After a lengthy period of negotiation, New York City, New York State, the US Environmental Protection Agency, and about sixty local communities signed a Memorandum of Understanding that described a series of specific steps to be taken that would protect and improve the quality of the water system -- demonstrating control of the watershed -- at a cost of over $1 billion. Since then, the funding allocated to the project has more than doubled. The project focused on the watersheds of the upstate reservoirs through a series of programs: purchasing land or conservation easements on land that might otherwise be developed, and implementing conservation programs instead; identifying communities whose sewage and septic systems could be significantly upgraded; and working with farmers to improve their land management practices to safeguard the water system. In the first decade of the program, from 1997 to 2007, the city purchased (or bought conservation easements on) nearly 84,000 acres (34,000 ha) of land. The original land acquisition budget of approximately $300 million has since expanded to $580 million.

While there is potential for significant friction between the city and the upstate communities surrounding the water system, the city has put a great deal of effort into keeping friction to a minimum. Residents may hike, cross-country ski, hunt, and fish on some of the watershed protection land. As another way of avoiding tension with local up-state communities, as part of the Memorandum of Understanding, New York City committed to pay local real estate taxes on the lands and easements it has purchased.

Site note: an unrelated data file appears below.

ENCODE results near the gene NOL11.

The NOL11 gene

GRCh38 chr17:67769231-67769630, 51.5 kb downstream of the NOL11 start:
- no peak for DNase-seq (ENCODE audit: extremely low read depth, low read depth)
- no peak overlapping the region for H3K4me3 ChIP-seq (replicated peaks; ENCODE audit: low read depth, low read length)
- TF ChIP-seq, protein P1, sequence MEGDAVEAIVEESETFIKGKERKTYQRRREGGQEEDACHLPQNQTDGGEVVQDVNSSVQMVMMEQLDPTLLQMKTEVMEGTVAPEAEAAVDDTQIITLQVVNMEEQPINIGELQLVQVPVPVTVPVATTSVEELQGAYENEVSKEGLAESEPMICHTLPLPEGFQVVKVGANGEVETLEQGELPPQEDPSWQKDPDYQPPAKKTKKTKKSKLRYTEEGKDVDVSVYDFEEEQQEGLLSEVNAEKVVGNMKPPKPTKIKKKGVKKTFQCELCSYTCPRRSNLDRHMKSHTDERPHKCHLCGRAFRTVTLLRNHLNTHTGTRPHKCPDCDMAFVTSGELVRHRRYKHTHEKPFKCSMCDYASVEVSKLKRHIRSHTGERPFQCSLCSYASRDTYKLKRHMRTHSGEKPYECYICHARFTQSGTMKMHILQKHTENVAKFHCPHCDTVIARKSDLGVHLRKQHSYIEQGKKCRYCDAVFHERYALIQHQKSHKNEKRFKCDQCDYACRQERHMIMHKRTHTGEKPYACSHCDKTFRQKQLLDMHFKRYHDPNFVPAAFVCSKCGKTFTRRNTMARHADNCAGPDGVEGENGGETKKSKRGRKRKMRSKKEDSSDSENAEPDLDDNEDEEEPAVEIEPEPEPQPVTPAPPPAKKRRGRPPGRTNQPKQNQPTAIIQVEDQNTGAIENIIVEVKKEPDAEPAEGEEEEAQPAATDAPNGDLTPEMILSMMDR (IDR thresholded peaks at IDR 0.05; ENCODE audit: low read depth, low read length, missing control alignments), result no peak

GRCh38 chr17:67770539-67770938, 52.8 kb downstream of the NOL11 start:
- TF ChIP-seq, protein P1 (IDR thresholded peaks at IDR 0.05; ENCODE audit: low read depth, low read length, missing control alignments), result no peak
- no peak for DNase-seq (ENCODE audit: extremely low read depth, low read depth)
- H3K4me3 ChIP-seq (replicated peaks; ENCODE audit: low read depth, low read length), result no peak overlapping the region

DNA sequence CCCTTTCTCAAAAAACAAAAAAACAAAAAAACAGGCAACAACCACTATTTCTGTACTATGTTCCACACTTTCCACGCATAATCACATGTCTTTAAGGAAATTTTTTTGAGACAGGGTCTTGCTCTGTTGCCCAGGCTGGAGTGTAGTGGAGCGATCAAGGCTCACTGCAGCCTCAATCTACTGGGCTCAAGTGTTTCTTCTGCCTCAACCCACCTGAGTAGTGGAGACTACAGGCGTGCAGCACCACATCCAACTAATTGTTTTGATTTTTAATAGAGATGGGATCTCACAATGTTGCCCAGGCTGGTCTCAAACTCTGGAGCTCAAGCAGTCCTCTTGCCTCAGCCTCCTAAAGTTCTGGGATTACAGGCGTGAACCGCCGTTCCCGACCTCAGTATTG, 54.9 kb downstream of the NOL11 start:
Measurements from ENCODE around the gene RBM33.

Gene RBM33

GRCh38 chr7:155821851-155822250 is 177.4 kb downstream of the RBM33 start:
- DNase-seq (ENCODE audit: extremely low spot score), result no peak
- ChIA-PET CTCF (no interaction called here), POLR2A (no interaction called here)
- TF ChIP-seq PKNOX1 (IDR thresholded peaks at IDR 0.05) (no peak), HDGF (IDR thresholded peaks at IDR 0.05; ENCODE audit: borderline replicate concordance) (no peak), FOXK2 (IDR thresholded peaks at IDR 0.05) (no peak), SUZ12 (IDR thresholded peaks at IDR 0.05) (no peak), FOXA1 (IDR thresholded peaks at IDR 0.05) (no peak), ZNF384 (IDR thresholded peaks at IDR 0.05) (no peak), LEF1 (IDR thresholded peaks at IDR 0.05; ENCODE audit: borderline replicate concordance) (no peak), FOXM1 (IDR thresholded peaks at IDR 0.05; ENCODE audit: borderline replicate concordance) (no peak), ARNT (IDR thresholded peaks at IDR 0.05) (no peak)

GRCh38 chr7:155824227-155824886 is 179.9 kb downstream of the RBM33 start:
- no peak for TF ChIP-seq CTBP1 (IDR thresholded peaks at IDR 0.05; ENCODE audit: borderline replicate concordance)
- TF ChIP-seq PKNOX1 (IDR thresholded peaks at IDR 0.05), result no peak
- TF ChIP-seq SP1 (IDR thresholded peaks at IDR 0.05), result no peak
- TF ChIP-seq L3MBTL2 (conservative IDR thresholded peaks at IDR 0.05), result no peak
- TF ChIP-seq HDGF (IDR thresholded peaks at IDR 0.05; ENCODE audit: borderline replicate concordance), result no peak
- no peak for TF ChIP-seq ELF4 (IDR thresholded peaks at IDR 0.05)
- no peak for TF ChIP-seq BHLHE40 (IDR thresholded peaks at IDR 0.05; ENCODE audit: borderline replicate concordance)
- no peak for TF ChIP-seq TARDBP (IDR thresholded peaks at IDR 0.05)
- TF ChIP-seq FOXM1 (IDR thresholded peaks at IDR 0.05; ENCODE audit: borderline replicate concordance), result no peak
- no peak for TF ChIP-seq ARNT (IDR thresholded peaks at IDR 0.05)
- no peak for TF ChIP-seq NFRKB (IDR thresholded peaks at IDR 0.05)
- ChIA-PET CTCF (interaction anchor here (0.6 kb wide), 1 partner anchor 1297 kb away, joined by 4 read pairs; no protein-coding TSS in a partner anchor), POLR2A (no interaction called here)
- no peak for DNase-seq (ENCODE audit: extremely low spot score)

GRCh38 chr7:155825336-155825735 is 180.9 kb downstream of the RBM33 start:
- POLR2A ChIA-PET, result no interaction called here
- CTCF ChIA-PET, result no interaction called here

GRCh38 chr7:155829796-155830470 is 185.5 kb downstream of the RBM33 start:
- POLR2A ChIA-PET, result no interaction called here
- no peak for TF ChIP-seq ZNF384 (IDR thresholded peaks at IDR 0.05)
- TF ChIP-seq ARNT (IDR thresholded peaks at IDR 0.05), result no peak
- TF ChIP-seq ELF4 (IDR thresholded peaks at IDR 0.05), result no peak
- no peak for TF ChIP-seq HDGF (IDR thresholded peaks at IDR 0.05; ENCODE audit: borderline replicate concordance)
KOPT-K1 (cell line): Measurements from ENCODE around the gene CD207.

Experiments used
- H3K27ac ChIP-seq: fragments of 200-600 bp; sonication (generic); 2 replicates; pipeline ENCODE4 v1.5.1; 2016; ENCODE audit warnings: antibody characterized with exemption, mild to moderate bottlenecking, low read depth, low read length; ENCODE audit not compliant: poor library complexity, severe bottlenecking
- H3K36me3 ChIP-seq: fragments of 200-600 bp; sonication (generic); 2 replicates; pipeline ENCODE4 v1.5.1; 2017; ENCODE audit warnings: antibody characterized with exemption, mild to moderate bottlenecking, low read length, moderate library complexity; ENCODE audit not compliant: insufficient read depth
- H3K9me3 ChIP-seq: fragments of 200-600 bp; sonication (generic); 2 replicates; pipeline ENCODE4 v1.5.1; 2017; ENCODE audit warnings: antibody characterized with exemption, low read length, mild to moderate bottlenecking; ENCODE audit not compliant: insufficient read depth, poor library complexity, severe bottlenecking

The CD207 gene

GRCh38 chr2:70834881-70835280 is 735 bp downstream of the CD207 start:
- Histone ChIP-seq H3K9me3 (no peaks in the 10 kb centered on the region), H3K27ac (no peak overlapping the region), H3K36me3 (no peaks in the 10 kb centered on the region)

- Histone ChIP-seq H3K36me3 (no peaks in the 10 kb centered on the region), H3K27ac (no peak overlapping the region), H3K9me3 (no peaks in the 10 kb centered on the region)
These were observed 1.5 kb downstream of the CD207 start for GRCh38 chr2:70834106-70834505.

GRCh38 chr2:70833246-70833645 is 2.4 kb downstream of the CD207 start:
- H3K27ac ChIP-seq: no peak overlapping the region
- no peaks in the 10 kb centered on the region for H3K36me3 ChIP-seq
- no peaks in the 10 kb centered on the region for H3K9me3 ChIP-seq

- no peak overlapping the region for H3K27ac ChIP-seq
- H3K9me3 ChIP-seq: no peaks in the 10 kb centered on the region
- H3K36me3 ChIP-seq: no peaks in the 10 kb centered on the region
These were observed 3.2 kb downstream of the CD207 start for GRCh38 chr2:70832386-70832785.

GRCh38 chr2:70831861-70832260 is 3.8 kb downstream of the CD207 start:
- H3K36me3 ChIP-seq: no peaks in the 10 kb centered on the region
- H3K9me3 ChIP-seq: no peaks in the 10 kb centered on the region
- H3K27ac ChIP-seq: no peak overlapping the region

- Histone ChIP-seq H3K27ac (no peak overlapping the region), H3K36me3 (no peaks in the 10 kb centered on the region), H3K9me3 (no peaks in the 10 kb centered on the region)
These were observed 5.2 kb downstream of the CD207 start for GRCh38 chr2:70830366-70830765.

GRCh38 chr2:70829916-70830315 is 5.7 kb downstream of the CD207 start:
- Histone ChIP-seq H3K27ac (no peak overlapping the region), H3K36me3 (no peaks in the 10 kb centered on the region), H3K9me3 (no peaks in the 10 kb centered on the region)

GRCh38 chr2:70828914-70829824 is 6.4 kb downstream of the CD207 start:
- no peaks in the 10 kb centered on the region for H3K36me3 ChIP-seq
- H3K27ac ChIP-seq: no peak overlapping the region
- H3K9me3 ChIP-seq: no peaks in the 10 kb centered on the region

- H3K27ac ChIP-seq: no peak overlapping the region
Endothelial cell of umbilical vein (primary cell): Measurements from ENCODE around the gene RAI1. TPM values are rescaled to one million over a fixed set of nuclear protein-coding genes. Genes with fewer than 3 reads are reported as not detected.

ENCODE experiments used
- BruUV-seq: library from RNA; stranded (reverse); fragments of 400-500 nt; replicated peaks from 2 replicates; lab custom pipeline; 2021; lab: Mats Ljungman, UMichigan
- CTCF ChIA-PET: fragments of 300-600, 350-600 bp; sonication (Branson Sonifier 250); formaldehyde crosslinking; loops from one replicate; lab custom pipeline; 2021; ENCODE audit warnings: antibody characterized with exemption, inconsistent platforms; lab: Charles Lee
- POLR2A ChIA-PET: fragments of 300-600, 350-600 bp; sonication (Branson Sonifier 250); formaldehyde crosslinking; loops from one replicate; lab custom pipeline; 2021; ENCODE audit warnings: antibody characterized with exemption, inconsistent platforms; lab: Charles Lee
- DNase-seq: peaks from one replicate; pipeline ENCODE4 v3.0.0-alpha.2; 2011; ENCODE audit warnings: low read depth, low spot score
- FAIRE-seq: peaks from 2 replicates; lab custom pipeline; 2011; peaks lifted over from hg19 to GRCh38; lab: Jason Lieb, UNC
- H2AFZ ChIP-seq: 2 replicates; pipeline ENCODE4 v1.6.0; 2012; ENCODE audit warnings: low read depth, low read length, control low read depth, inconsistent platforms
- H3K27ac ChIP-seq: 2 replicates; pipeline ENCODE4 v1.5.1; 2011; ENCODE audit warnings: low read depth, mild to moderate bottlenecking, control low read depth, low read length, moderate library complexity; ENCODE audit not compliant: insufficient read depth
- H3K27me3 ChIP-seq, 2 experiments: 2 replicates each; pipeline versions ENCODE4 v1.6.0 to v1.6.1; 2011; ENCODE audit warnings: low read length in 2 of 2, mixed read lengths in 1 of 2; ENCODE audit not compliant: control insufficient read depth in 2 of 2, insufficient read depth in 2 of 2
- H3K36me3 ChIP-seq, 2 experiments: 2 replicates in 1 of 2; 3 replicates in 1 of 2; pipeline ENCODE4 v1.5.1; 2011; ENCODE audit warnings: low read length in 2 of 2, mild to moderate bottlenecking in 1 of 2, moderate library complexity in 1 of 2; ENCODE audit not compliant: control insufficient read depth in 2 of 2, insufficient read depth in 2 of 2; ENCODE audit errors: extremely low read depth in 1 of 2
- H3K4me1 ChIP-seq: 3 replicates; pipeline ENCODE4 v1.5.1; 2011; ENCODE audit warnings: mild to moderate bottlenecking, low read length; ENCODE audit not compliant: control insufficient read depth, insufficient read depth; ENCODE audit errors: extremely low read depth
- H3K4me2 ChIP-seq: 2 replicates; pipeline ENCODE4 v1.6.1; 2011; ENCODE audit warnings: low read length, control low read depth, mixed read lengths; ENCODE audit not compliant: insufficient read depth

The City's program for protecting the watershed depends on basic ecological and public health knowledge, along with a great deal of applied research. For instance, scientists have discovered that the disease-causing organisms Giardia and Cryptosporidium can survive as long as 60 days between the time they are shed into the environment and the time they reach a human host. However, some parts of the upstate watersheds have a "travel time" as short as three days or even less (in other words, water from those areas can reach taps in New York City in three days or less). As a result, those areas with travel times of less than 60 days became top priority areas for protection (see priorities map; Priority Areas 1A and 1B are within the 60-day travel time).